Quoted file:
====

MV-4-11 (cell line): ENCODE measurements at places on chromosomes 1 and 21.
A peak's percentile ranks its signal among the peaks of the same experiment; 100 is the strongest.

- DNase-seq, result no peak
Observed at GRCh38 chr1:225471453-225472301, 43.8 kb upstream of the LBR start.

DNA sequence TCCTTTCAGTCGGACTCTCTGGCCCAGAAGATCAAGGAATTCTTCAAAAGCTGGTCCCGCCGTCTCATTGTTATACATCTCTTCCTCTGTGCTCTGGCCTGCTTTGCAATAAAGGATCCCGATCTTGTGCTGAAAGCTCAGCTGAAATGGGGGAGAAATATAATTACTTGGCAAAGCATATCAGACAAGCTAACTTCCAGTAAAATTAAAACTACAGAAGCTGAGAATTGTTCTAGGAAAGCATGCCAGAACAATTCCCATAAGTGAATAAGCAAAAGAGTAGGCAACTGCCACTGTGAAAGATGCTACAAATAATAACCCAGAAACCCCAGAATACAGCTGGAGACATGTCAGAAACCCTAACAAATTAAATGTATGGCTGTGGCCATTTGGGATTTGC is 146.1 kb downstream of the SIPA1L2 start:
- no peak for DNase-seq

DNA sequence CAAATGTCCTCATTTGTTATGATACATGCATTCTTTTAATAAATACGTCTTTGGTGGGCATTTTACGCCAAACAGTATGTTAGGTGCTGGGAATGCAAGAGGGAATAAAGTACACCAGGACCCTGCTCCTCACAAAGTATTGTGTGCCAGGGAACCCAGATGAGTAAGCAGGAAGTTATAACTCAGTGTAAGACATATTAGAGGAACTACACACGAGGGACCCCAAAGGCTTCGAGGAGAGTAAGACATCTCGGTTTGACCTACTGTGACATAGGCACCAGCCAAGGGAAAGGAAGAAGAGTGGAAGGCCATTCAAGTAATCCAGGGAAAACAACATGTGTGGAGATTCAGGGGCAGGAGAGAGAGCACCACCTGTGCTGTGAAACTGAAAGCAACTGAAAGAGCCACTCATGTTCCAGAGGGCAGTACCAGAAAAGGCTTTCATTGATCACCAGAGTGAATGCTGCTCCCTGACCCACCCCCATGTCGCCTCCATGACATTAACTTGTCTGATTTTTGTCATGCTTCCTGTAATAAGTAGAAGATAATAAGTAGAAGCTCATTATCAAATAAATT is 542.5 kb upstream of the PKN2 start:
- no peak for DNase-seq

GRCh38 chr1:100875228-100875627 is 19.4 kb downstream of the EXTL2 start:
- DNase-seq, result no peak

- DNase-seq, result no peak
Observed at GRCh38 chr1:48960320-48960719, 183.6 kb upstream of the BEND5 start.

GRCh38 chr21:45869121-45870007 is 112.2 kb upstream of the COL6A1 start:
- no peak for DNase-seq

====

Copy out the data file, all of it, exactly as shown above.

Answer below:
MV-4-11 (cell line): ENCODE measurements at places on chromosomes 1 and 21.
A peak's percentile ranks its signal among the peaks of the same experiment; 100 is the strongest.

- DNase-seq, result no peak
Observed at GRCh38 chr1:225471453-225472301, 43.8 kb upstream of the LBR start.

DNA sequence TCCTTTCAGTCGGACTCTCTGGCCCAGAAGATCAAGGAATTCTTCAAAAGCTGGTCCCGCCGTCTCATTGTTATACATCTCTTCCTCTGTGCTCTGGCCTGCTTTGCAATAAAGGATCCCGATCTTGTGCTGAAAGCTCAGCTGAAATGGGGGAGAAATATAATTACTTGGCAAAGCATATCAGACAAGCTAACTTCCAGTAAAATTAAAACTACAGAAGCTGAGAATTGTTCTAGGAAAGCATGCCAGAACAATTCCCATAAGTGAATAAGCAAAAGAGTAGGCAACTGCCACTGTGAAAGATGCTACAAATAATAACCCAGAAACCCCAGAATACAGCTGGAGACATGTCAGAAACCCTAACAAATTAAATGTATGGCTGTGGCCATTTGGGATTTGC is 146.1 kb downstream of the SIPA1L2 start:
- no peak for DNase-seq

DNA sequence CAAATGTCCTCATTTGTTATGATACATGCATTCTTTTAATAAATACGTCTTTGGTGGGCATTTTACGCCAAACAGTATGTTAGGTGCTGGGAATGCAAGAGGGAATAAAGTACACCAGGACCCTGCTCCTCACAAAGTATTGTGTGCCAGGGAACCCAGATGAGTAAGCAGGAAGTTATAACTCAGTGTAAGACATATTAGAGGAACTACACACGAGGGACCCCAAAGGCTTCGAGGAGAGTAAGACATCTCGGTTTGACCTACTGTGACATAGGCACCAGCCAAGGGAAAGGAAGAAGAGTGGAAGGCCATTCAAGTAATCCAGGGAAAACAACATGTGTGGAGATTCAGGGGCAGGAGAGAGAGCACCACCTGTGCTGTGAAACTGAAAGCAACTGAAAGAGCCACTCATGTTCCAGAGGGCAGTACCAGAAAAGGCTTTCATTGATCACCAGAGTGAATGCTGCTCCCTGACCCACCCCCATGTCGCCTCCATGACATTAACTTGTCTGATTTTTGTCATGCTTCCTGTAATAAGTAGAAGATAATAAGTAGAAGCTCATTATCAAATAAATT is 542.5 kb upstream of the PKN2 start:
- no peak for DNase-seq

GRCh38 chr1:100875228-100875627 is 19.4 kb downstream of the EXTL2 start:
- DNase-seq, result no peak

- DNase-seq, result no peak
Observed at GRCh38 chr1:48960320-48960719, 183.6 kb upstream of the BEND5 start.

GRCh38 chr21:45869121-45870007 is 112.2 kb upstream of the COL6A1 start:
- no peak for DNase-seq